For these and further pointers see also the nLab page GUT.

Now, the main point, as Rex Kerr correctly said, is that despite what the words might make you think, the use of "grand unified theory" and "theory of everything" in physics has a definite technical meaning which does not refer to philosophical ontology but very concretely to the ingredients of the presently available models of fundamental physics.

Fundamental physics as of today is modeled by two "standard models", the standard model of particle physics and the standard model of cosmology. The first describes three fundamental forces: electromagnetism, the weak nuclear force and the strong nuclear force, and the second describes the force of gravity.

There is a precise sense in gauge field theory in which gauge forces may be "unified". This is a technical sense where a simple gauge group -- in the technical sense of simple Lie group! -- is assumed to be fundamentally the gauge group of the model which then by a process of spontaneous symmetry breaking at some high energy -- called the "GUT scale" -- "breaks" to the "non-simple" gauge group, such as that in the standard model of particle physics.

By "grand unified theory" physicists mean a phenomenologically viable example of this technical process which would apply to the standard model. This is what "grand unified" means: it unifies the three fundamental gauge forces 1. electromagnetism, 2. weak nuclear force 3. strong nuclear force in the sense of simple gauge groups spontanously breaking at some energy.

You may find that "grand unified" is an overblown term for this, but back in the 1960s when people were all excited, rightly, about the immense progress they made in understanding fundamental physics, it must have felt just right.

And so analogous comments apply to the term "theory of everything". Since in the standard model of fundamental physics as of today there are four fundamental forces, unifying them or else at least describing all four of them in quantum theory would mean to desribe "everything" in the sense of "everything in the present best understanding of physics". It does not mean "everything" in the sense of philosophical ontology.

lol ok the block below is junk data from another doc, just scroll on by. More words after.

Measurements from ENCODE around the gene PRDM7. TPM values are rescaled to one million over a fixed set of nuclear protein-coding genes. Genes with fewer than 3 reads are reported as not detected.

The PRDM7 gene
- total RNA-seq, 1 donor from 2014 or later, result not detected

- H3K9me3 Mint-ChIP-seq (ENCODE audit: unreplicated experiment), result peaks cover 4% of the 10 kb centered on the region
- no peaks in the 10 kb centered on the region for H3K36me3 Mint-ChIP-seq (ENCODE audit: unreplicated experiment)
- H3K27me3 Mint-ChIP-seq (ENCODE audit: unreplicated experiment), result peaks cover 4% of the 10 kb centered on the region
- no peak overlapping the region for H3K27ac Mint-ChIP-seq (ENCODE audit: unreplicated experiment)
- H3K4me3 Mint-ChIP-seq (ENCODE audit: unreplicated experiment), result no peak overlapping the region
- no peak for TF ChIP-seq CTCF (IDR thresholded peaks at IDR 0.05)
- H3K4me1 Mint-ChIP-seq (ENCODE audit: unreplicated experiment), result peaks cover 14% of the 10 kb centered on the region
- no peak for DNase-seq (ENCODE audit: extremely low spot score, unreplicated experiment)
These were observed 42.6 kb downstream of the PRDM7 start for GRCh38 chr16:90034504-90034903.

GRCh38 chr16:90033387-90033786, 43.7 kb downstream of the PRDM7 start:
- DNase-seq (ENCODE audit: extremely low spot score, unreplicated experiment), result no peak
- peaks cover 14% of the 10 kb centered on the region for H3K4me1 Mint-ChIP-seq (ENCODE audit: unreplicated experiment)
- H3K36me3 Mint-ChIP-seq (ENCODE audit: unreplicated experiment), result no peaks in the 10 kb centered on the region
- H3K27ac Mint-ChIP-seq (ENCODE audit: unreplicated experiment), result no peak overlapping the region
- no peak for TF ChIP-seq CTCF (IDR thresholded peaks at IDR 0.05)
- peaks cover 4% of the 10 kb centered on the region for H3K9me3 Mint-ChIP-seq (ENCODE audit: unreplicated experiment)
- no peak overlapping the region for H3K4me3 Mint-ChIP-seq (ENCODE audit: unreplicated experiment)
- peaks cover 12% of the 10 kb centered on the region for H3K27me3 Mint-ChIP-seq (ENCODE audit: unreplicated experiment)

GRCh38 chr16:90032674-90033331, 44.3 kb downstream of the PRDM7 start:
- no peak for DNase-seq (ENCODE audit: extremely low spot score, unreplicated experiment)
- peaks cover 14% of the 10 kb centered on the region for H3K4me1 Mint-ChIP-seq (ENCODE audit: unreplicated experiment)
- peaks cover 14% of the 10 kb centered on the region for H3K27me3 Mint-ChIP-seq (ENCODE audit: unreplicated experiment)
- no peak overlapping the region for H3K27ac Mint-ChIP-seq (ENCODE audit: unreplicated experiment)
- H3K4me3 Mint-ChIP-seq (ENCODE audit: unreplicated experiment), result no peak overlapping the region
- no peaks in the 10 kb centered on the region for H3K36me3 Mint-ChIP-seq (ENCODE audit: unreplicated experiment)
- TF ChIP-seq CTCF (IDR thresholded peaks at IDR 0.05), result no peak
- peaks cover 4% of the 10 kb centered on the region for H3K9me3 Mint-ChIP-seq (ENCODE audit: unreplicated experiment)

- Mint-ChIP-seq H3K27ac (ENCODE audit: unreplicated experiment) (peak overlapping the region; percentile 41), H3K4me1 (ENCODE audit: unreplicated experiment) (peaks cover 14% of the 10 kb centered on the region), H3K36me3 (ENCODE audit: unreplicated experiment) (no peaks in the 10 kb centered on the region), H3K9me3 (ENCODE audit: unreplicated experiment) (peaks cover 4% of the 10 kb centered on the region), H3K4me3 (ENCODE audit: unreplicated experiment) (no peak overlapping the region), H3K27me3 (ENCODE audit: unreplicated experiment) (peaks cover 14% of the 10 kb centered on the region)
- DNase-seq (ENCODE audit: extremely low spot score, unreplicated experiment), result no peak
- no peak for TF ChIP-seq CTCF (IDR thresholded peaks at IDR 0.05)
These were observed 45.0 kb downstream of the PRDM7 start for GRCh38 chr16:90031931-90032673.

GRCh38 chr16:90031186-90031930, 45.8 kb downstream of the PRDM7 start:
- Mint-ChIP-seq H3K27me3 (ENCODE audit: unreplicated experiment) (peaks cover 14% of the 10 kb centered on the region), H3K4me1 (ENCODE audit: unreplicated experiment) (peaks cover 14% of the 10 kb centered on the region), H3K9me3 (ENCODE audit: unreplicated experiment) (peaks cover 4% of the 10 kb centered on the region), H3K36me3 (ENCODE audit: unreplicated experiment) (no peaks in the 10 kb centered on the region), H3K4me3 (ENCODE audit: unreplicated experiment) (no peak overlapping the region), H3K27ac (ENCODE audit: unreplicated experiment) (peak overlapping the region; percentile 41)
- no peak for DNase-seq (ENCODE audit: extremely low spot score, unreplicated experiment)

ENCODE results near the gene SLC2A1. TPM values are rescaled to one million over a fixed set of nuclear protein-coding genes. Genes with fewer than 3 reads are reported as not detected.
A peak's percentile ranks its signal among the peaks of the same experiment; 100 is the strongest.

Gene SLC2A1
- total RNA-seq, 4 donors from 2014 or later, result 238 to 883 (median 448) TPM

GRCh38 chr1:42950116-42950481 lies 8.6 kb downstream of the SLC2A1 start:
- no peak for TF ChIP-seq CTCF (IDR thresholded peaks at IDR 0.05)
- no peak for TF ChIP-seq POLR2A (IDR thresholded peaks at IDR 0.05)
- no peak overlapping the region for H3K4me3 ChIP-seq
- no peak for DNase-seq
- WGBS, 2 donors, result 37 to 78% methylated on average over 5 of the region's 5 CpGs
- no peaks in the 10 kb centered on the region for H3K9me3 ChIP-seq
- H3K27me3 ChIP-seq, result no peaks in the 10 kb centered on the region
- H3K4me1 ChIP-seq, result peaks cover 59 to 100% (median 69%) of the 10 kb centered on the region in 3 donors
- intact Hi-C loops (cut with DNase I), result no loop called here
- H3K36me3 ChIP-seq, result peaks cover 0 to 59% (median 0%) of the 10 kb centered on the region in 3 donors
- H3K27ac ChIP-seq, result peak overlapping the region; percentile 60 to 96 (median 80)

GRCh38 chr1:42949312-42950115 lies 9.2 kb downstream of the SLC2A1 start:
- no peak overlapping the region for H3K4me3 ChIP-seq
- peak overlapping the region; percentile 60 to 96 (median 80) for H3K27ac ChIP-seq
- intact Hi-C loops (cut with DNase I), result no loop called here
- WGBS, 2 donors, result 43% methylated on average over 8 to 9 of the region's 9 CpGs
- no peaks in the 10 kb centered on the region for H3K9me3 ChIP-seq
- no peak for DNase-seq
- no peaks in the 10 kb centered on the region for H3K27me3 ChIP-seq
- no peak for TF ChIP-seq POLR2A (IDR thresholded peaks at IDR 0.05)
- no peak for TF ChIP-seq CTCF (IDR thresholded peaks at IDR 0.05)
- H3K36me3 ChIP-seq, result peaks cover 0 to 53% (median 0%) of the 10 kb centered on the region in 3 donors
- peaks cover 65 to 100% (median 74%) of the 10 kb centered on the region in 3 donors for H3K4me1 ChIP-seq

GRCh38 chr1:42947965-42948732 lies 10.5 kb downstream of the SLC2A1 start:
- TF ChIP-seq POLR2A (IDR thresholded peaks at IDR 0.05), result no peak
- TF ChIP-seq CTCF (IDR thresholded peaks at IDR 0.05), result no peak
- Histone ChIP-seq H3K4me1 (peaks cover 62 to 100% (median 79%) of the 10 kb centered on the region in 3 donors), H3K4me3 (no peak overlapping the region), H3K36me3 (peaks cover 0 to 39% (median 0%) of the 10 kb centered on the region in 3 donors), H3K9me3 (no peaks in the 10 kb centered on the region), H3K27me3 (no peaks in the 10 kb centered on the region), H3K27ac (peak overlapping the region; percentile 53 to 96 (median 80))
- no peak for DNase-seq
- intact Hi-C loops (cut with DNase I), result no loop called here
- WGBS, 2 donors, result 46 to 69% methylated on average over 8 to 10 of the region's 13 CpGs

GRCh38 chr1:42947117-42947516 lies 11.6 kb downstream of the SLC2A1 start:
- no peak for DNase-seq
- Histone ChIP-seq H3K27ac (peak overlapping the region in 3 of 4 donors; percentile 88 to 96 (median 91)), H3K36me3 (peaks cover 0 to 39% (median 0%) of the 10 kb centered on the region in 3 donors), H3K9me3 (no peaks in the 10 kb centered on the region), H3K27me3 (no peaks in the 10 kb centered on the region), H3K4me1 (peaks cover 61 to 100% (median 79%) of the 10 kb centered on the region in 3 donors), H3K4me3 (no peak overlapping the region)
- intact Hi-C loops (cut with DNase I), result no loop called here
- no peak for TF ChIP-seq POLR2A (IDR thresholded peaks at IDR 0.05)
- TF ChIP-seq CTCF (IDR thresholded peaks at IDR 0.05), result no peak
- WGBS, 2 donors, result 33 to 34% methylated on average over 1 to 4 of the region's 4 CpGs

Or at least it didn't, before the popularizing books and TV shows took over.


A.N. Whitehead warns in the introduction to Process and Reality, that the “chief error” of Western philosophy is “overstatement.” He states: “the aim at generalization is sound, but the estimate of success is exaggerated”

When physicists or mathematicians talk about 'everything' they mean it in a sense peculiar to physics or mathematics and thus its ontology.

Spinoza, for example. might have been somewhat nonplussed about the mathematicians universe, the universal set, that contained everything. Without waiting around for Russells Paradox to raise its head, he might have asked - does the universal set contain God? In his ontology everything is in God.

The problem here is partly language and partly what we mean by a set.

Physicists when they talk of everything it means something specifically targeted at their theory. For example when Newton talked about Universal gravitation it meant tying together Aristotles Celestial & Terrestial gravitation under one rubric.

Similarly given the history of physics and the way that one sees how certain developments become subsumed in others, in particular electomagnetism integrating both the electric and magnetic force, it has led to the expectation, presently unfulfilled, that there will be a theory in which all forces are manifestations of a single force. One could call this a kind of physical monism.